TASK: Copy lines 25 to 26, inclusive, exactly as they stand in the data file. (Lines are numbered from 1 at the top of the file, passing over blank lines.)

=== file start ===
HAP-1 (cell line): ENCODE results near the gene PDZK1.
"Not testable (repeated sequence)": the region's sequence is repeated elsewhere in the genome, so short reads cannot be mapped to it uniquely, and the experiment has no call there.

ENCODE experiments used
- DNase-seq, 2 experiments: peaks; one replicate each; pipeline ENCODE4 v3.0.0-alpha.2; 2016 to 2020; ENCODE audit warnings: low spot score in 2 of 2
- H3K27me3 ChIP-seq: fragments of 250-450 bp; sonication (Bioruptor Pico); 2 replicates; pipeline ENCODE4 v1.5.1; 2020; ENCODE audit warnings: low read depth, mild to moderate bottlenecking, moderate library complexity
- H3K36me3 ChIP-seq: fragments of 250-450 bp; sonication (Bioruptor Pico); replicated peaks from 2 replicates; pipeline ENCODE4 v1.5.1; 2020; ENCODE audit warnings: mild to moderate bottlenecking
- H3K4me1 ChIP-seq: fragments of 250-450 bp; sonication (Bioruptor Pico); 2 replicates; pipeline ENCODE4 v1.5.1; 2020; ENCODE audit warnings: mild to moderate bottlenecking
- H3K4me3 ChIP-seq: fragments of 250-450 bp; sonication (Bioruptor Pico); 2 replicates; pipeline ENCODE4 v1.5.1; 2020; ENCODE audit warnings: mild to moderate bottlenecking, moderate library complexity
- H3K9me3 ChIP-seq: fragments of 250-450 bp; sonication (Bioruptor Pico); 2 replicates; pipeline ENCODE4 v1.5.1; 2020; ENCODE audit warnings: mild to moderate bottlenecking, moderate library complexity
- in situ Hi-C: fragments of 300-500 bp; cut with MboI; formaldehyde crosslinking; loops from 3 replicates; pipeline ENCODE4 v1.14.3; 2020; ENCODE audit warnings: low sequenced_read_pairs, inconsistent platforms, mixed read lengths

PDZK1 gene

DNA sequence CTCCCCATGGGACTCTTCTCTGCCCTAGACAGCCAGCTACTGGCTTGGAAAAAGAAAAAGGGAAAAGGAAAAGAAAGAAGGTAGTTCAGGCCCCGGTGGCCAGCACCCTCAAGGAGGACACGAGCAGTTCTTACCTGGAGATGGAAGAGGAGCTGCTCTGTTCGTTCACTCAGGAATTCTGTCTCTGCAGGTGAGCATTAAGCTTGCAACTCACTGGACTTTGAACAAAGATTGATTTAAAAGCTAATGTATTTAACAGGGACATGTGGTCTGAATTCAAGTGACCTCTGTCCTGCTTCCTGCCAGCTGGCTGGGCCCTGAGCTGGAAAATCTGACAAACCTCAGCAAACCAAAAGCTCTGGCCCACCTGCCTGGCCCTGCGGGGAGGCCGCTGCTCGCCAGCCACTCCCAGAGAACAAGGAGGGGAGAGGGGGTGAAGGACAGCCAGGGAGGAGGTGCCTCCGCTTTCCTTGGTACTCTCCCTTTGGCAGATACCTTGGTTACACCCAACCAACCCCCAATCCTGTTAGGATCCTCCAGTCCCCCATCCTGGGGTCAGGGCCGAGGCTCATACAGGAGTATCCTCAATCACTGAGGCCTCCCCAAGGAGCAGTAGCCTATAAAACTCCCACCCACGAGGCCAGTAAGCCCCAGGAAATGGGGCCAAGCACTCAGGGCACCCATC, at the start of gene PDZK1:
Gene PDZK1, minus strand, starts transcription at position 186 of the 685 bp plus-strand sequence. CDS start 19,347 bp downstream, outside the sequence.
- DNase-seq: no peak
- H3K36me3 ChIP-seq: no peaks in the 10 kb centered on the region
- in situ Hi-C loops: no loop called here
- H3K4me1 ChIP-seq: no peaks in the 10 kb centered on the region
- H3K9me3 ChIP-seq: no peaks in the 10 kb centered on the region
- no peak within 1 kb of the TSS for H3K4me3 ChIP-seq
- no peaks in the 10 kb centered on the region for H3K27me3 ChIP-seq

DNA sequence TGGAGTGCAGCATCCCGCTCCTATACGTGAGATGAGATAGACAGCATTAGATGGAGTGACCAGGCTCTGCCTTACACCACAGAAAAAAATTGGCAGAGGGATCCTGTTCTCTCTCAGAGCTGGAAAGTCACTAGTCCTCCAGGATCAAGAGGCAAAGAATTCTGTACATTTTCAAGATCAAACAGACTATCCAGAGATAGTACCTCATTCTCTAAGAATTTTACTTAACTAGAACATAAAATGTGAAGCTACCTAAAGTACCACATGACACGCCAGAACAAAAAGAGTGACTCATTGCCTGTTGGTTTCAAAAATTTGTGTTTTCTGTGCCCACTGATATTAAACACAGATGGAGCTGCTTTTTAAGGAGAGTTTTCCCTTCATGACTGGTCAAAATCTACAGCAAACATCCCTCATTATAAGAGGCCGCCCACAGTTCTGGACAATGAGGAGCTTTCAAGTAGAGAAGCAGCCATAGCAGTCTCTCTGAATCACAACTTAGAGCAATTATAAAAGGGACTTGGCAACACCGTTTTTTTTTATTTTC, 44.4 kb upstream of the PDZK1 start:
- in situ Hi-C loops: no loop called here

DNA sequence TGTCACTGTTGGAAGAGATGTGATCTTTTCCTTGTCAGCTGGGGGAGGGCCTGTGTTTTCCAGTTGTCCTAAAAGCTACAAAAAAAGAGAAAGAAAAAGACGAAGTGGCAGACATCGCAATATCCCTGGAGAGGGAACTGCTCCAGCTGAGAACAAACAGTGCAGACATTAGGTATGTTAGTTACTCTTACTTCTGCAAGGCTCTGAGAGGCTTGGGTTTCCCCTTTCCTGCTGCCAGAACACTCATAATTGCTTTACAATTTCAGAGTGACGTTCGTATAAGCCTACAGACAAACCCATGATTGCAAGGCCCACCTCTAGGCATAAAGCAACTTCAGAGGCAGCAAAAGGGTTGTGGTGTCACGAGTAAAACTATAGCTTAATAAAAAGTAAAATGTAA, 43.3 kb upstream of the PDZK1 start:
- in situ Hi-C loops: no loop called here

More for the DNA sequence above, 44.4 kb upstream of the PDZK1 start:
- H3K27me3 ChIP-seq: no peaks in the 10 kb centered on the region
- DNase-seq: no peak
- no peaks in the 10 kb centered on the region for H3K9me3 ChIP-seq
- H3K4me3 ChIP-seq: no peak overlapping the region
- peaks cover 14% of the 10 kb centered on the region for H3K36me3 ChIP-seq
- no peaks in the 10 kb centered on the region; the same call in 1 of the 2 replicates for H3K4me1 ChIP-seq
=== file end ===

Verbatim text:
More for the DNA sequence above, 44.4 kb upstream of the PDZK1 start:
- H3K27me3 ChIP-seq: no peaks in the 10 kb centered on the region